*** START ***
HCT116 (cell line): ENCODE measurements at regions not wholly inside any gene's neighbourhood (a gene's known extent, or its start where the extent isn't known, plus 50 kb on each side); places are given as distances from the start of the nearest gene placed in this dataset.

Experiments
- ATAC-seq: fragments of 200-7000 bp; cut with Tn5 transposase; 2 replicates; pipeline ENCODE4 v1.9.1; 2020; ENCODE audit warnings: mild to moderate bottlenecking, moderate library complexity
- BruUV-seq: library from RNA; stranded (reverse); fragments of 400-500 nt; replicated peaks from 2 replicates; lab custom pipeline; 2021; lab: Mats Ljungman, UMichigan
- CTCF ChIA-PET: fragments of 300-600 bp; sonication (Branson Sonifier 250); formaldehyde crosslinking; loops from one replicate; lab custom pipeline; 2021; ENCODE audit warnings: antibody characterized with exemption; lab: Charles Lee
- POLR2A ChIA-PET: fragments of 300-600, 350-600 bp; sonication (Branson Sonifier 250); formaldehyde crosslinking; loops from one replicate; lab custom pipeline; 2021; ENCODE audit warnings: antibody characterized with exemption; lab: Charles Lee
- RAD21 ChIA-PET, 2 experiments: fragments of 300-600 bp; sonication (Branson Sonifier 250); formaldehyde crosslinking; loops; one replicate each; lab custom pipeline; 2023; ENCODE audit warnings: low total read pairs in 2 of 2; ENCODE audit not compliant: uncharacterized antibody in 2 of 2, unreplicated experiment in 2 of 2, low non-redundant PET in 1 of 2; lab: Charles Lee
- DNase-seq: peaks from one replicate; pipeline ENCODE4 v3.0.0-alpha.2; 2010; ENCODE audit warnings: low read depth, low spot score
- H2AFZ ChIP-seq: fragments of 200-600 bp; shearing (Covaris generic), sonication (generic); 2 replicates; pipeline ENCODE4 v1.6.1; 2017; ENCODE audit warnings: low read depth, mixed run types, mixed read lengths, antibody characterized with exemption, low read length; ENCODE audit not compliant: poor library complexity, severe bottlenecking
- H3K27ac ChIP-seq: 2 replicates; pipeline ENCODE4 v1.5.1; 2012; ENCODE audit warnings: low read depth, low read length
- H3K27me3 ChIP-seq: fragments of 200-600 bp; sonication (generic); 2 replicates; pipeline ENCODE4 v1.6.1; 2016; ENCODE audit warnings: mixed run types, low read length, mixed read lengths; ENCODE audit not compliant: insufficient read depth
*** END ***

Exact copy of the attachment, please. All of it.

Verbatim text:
HCT116 (cell line): ENCODE measurements at regions not wholly inside any gene's neighbourhood (a gene's known extent, or its start where the extent isn't known, plus 50 kb on each side); places are given as distances from the start of the nearest gene placed in this dataset.

Experiments
- ATAC-seq: fragments of 200-7000 bp; cut with Tn5 transposase; 2 replicates; pipeline ENCODE4 v1.9.1; 2020; ENCODE audit warnings: mild to moderate bottlenecking, moderate library complexity
- BruUV-seq: library from RNA; stranded (reverse); fragments of 400-500 nt; replicated peaks from 2 replicates; lab custom pipeline; 2021; lab: Mats Ljungman, UMichigan
- CTCF ChIA-PET: fragments of 300-600 bp; sonication (Branson Sonifier 250); formaldehyde crosslinking; loops from one replicate; lab custom pipeline; 2021; ENCODE audit warnings: antibody characterized with exemption; lab: Charles Lee
- POLR2A ChIA-PET: fragments of 300-600, 350-600 bp; sonication (Branson Sonifier 250); formaldehyde crosslinking; loops from one replicate; lab custom pipeline; 2021; ENCODE audit warnings: antibody characterized with exemption; lab: Charles Lee
- RAD21 ChIA-PET, 2 experiments: fragments of 300-600 bp; sonication (Branson Sonifier 250); formaldehyde crosslinking; loops; one replicate each; lab custom pipeline; 2023; ENCODE audit warnings: low total read pairs in 2 of 2; ENCODE audit not compliant: uncharacterized antibody in 2 of 2, unreplicated experiment in 2 of 2, low non-redundant PET in 1 of 2; lab: Charles Lee
- DNase-seq: peaks from one replicate; pipeline ENCODE4 v3.0.0-alpha.2; 2010; ENCODE audit warnings: low read depth, low spot score
- H2AFZ ChIP-seq: fragments of 200-600 bp; shearing (Covaris generic), sonication (generic); 2 replicates; pipeline ENCODE4 v1.6.1; 2017; ENCODE audit warnings: low read depth, mixed run types, mixed read lengths, antibody characterized with exemption, low read length; ENCODE audit not compliant: poor library complexity, severe bottlenecking
- H3K27ac ChIP-seq: 2 replicates; pipeline ENCODE4 v1.5.1; 2012; ENCODE audit warnings: low read depth, low read length
- H3K27me3 ChIP-seq: fragments of 200-600 bp; sonication (generic); 2 replicates; pipeline ENCODE4 v1.6.1; 2016; ENCODE audit warnings: mixed run types, low read length, mixed read lengths; ENCODE audit not compliant: insufficient read depth